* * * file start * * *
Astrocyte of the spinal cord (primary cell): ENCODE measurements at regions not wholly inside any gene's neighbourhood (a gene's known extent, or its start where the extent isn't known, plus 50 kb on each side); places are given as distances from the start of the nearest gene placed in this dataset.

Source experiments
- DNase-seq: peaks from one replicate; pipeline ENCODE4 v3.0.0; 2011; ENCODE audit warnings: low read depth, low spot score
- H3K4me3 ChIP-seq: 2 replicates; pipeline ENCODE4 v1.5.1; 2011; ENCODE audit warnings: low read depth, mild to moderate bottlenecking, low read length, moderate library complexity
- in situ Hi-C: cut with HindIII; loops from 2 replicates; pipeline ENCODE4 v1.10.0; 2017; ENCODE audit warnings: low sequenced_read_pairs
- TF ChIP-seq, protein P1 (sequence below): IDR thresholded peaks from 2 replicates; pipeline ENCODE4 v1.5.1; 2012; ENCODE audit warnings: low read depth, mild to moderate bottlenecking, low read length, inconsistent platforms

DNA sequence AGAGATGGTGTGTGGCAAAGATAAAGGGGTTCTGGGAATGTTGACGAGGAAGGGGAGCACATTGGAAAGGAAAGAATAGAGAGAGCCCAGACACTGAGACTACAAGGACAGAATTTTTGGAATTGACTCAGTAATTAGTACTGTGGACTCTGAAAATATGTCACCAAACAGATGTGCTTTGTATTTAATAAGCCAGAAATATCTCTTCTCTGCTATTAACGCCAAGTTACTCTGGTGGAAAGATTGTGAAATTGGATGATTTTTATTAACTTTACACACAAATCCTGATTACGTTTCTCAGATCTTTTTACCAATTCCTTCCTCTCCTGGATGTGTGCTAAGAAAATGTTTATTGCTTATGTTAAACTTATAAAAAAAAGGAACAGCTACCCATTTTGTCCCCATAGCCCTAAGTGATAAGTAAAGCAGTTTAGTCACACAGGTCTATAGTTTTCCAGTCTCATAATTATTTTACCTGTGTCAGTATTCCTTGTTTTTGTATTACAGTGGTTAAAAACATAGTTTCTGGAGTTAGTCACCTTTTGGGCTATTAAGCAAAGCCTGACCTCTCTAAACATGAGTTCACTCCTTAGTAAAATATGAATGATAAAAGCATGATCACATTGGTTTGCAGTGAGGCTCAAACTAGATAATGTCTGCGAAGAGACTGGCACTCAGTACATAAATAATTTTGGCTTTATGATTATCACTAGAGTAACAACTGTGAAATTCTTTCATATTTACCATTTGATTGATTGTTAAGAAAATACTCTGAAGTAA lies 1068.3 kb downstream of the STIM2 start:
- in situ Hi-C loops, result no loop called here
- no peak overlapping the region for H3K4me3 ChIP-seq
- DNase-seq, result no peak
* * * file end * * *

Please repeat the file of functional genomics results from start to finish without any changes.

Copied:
Astrocyte of the spinal cord (primary cell): ENCODE measurements at regions not wholly inside any gene's neighbourhood (a gene's known extent, or its start where the extent isn't known, plus 50 kb on each side); places are given as distances from the start of the nearest gene placed in this dataset.

Source experiments
- DNase-seq: peaks from one replicate; pipeline ENCODE4 v3.0.0; 2011; ENCODE audit warnings: low read depth, low spot score
- H3K4me3 ChIP-seq: 2 replicates; pipeline ENCODE4 v1.5.1; 2011; ENCODE audit warnings: low read depth, mild to moderate bottlenecking, low read length, moderate library complexity
- in situ Hi-C: cut with HindIII; loops from 2 replicates; pipeline ENCODE4 v1.10.0; 2017; ENCODE audit warnings: low sequenced_read_pairs
- TF ChIP-seq, protein P1 (sequence below): IDR thresholded peaks from 2 replicates; pipeline ENCODE4 v1.5.1; 2012; ENCODE audit warnings: low read depth, mild to moderate bottlenecking, low read length, inconsistent platforms

DNA sequence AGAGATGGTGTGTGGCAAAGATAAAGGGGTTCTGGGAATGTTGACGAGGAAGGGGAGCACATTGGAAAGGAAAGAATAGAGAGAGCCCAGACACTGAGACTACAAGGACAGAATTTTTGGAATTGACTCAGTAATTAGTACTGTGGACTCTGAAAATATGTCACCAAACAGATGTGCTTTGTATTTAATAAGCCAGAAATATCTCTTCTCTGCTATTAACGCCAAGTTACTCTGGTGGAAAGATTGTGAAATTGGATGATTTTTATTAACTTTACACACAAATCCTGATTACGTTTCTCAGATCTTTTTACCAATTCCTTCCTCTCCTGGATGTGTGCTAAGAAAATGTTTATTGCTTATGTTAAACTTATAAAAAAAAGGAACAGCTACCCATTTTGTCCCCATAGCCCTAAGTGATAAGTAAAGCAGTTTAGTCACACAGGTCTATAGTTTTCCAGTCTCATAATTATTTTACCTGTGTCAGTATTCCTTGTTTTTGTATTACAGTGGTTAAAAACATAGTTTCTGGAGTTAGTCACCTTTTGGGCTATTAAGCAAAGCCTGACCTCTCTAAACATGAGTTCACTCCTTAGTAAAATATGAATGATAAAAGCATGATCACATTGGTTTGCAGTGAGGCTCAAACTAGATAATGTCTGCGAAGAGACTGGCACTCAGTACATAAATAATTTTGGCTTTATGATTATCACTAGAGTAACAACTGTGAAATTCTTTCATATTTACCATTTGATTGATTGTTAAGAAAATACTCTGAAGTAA lies 1068.3 kb downstream of the STIM2 start:
- in situ Hi-C loops, result no loop called here
- no peak overlapping the region for H3K4me3 ChIP-seq
- DNase-seq, result no peak